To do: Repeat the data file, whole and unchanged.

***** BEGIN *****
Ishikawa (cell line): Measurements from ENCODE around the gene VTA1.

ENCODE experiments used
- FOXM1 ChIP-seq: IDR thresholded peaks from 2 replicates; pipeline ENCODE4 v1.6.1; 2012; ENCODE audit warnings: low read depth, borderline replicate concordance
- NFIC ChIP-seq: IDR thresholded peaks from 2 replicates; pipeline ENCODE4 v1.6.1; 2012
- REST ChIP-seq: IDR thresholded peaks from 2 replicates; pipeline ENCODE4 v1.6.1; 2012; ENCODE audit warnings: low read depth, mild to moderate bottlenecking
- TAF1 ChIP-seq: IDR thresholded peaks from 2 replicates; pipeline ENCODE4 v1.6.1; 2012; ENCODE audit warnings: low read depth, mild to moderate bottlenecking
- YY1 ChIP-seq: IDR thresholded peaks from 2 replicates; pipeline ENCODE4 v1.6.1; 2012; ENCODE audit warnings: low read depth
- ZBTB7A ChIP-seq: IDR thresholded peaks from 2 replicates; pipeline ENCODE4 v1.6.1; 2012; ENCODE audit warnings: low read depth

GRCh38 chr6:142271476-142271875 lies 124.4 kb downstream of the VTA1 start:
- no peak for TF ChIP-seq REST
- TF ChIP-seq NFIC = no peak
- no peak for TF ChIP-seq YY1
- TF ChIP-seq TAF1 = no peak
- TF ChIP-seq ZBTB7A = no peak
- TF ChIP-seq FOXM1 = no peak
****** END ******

Ishikawa (cell line): Measurements from ENCODE around the gene VTA1.

ENCODE experiments used
- FOXM1 ChIP-seq: IDR thresholded peaks from 2 replicates; pipeline ENCODE4 v1.6.1; 2012; ENCODE audit warnings: low read depth, borderline replicate concordance
- NFIC ChIP-seq: IDR thresholded peaks from 2 replicates; pipeline ENCODE4 v1.6.1; 2012
- REST ChIP-seq: IDR thresholded peaks from 2 replicates; pipeline ENCODE4 v1.6.1; 2012; ENCODE audit warnings: low read depth, mild to moderate bottlenecking
- TAF1 ChIP-seq: IDR thresholded peaks from 2 replicates; pipeline ENCODE4 v1.6.1; 2012; ENCODE audit warnings: low read depth, mild to moderate bottlenecking
- YY1 ChIP-seq: IDR thresholded peaks from 2 replicates; pipeline ENCODE4 v1.6.1; 2012; ENCODE audit warnings: low read depth
- ZBTB7A ChIP-seq: IDR thresholded peaks from 2 replicates; pipeline ENCODE4 v1.6.1; 2012; ENCODE audit warnings: low read depth

GRCh38 chr6:142271476-142271875 lies 124.4 kb downstream of the VTA1 start:
- no peak for TF ChIP-seq REST
- TF ChIP-seq NFIC = no peak
- no peak for TF ChIP-seq YY1
- TF ChIP-seq TAF1 = no peak
- TF ChIP-seq ZBTB7A = no peak
- TF ChIP-seq FOXM1 = no peak